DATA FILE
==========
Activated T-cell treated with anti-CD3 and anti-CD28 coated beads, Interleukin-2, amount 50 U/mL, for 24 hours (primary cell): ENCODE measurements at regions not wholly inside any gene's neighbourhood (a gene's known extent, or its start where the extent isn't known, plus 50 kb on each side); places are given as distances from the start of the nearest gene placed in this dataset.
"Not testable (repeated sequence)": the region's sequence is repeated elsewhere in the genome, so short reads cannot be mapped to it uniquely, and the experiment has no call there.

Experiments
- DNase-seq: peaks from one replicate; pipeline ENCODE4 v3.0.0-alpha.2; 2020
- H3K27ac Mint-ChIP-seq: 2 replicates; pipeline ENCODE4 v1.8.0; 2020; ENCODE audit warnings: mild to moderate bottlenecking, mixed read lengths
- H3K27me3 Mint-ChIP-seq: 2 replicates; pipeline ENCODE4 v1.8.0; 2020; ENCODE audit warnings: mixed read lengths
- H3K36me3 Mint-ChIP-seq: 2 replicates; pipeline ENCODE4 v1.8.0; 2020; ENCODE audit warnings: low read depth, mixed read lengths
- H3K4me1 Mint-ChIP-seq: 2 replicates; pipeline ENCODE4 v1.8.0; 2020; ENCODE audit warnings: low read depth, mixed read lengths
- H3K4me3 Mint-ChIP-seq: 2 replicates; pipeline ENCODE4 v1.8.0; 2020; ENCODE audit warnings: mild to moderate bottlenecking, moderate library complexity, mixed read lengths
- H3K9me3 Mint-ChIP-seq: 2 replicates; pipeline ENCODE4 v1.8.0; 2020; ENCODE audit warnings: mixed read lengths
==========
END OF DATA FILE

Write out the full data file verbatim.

Activated T-cell treated with anti-CD3 and anti-CD28 coated beads, Interleukin-2, amount 50 U/mL, for 24 hours (primary cell): ENCODE measurements at regions not wholly inside any gene's neighbourhood (a gene's known extent, or its start where the extent isn't known, plus 50 kb on each side); places are given as distances from the start of the nearest gene placed in this dataset.
"Not testable (repeated sequence)": the region's sequence is repeated elsewhere in the genome, so short reads cannot be mapped to it uniquely, and the experiment has no call there.

Experiments
- DNase-seq: peaks from one replicate; pipeline ENCODE4 v3.0.0-alpha.2; 2020
- H3K27ac Mint-ChIP-seq: 2 replicates; pipeline ENCODE4 v1.8.0; 2020; ENCODE audit warnings: mild to moderate bottlenecking, mixed read lengths
- H3K27me3 Mint-ChIP-seq: 2 replicates; pipeline ENCODE4 v1.8.0; 2020; ENCODE audit warnings: mixed read lengths
- H3K36me3 Mint-ChIP-seq: 2 replicates; pipeline ENCODE4 v1.8.0; 2020; ENCODE audit warnings: low read depth, mixed read lengths
- H3K4me1 Mint-ChIP-seq: 2 replicates; pipeline ENCODE4 v1.8.0; 2020; ENCODE audit warnings: low read depth, mixed read lengths
- H3K4me3 Mint-ChIP-seq: 2 replicates; pipeline ENCODE4 v1.8.0; 2020; ENCODE audit warnings: mild to moderate bottlenecking, moderate library complexity, mixed read lengths
- H3K9me3 Mint-ChIP-seq: 2 replicates; pipeline ENCODE4 v1.8.0; 2020; ENCODE audit warnings: mixed read lengths